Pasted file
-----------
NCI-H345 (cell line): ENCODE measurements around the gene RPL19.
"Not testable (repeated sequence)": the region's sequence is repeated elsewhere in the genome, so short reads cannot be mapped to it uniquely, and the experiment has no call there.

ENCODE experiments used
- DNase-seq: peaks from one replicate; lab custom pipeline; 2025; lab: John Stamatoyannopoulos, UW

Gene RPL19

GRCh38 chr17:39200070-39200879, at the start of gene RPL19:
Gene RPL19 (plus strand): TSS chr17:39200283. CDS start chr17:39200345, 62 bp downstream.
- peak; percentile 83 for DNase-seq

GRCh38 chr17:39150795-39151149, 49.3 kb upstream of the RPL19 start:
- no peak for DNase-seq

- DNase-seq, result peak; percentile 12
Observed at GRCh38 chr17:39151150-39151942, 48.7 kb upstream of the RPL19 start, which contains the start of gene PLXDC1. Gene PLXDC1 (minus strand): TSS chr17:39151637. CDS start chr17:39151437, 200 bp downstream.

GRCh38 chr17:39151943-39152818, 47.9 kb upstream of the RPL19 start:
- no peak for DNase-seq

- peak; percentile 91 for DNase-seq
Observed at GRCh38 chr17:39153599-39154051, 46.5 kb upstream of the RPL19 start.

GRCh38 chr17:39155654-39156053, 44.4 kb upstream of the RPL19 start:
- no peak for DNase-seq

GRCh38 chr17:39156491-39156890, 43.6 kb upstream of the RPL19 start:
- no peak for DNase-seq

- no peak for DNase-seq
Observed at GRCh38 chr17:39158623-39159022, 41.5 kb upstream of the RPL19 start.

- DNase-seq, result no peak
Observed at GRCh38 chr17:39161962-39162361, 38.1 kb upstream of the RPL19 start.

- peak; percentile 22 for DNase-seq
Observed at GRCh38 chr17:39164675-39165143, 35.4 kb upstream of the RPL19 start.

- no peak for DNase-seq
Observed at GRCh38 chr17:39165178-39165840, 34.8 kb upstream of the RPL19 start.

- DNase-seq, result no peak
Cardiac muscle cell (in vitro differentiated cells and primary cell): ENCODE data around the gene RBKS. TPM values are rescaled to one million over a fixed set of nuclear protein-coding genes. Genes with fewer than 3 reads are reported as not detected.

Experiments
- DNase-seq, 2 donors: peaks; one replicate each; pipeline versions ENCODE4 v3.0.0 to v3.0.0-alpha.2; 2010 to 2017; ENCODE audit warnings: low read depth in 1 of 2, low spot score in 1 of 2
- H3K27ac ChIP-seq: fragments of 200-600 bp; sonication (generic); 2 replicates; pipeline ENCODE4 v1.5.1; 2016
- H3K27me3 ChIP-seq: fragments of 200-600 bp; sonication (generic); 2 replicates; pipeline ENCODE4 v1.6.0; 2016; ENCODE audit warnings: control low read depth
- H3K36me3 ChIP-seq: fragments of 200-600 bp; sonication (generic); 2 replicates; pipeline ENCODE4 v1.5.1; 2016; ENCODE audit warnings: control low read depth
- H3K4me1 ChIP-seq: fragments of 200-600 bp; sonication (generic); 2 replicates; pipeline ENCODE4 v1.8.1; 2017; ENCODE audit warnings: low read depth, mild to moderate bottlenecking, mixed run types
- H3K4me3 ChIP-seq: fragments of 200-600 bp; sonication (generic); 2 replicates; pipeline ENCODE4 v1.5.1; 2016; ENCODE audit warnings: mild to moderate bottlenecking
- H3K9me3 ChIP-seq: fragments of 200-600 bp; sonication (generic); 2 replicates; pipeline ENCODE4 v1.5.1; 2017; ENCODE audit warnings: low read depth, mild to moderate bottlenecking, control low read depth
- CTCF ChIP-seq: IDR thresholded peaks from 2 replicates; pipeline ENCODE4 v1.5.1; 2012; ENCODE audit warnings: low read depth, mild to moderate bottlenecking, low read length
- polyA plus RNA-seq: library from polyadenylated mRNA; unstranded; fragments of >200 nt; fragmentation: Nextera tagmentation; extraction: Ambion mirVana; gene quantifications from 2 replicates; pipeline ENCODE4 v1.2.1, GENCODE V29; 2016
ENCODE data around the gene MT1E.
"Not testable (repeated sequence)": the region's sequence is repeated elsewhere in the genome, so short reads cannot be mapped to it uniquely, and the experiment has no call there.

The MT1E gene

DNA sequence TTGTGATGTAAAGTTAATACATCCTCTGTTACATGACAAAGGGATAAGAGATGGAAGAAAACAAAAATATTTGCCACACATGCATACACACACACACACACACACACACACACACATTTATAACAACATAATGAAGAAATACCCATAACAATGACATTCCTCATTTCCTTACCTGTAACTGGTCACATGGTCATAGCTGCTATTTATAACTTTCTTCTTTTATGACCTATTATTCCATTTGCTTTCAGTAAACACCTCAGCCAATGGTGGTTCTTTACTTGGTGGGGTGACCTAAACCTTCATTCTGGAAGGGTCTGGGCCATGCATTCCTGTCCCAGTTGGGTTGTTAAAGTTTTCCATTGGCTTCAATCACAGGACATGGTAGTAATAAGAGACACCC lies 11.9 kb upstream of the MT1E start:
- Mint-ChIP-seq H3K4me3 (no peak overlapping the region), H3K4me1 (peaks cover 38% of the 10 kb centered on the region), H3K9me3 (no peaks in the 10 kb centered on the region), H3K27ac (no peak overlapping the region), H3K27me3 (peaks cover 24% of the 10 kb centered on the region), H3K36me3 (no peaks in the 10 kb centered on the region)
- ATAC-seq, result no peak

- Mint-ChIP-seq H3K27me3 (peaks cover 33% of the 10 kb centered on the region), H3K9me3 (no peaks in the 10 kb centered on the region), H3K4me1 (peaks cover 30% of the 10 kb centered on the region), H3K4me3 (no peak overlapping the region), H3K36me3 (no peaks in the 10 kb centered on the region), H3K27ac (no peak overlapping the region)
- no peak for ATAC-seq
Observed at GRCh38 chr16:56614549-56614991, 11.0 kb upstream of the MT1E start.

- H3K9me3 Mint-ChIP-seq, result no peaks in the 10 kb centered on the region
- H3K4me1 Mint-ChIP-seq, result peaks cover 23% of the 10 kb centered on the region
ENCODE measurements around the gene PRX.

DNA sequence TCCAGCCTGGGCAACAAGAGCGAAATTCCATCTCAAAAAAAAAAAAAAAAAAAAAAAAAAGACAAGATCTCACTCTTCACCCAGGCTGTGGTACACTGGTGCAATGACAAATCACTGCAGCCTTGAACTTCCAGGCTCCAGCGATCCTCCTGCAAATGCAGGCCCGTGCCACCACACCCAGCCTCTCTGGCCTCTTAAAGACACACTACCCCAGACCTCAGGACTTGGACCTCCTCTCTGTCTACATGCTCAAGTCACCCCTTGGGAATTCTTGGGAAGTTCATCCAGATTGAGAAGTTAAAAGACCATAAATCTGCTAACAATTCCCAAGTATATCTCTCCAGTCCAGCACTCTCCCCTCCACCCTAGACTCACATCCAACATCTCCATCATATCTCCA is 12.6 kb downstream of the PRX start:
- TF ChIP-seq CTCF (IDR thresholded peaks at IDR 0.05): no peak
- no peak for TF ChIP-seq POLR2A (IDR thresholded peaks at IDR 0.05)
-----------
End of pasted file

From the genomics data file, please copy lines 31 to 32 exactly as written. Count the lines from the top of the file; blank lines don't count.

Experiments
- DNase-seq, 2 donors: peaks; one replicate each; pipeline versions ENCODE4 v3.0.0 to v3.0.0-alpha.2; 2010 to 2017; ENCODE audit warnings: low read depth in 1 of 2, low spot score in 1 of 2